Ukraine continues investigation into December's attack on its power grid, now thought to have been long-prepared, with reconnaissance beginning some six months earlier. Latest statements from Ukrainian officials offer more evidence of a Russian connection — Russian ISP, phone calls from within Russia — but stop short of attribution to the Russian organs.
Palo Alto looks at Fysbis, Linux malware widely used by the Sofacy group (a.k.a. APT28 or Sednit, and believed to be connected to Russia). Fysbis is thought to succeed because of what Palo Alto characterizes as businesses' underdeveloped awareness of Linux malware.
ESET describes how criminals used Corkow malware to manipulate Energobank's currency trading platform. Corkow is described as both evasive and capable, but it's unclear how its masters profited from their attack. Not directly, but they may have traded in futures markets or enabled profitable third-party speculation. Or the incident may have been a trial run.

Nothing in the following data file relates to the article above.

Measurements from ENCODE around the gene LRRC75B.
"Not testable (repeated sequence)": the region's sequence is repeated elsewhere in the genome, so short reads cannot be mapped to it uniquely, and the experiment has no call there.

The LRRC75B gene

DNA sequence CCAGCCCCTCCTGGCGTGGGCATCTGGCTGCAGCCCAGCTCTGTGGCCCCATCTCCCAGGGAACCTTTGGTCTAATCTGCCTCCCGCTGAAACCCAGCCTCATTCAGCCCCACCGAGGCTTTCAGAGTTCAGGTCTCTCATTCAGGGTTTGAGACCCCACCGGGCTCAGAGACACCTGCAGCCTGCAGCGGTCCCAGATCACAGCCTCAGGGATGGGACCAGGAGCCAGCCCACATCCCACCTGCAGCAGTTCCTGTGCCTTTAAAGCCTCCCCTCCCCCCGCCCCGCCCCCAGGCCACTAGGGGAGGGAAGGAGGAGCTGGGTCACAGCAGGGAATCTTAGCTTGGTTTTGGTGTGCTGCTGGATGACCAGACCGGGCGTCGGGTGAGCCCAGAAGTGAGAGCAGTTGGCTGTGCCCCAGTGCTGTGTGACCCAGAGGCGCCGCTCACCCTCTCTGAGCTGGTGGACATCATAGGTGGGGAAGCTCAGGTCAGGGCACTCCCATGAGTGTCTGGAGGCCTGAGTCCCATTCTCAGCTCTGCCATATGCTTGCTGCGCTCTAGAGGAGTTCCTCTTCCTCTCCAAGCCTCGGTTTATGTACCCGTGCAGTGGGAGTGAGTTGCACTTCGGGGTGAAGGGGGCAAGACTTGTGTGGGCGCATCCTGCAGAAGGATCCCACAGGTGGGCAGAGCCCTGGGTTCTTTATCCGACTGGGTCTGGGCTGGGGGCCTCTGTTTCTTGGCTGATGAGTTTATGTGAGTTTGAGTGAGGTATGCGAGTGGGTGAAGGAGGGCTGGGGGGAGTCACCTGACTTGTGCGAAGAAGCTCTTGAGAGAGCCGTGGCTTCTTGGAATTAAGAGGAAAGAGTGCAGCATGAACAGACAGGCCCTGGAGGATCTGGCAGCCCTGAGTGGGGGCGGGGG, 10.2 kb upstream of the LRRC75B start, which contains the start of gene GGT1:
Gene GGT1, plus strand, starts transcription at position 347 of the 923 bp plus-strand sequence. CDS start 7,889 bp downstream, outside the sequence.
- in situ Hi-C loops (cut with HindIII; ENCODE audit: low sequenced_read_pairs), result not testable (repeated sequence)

Los Angeles' Hollywood Presbyterian Hospital works to recover from an unusually tough-to-remediate ransomware attack. (Pricey, too: with a $3.6 million ransom.)
Some good ransomware news: Emsisoft decrypts HydraCrypt and UmbreCrypt.
Securities markets have given cyber companies a rough ride recently, but Forbes thinks fears of cyber security bear market are wildly overblown. New growth is forecast after the correction. Barron's looks at the US Federal budget and sees "tailwinds" for security companies, notably FireEye, Imperva, Fortinet, Proofpoint, Palo Alto Networks and CyberArk. BAE's new COO is expected to push into commercial cyber markets.
Police in the UK close in on the Crackas.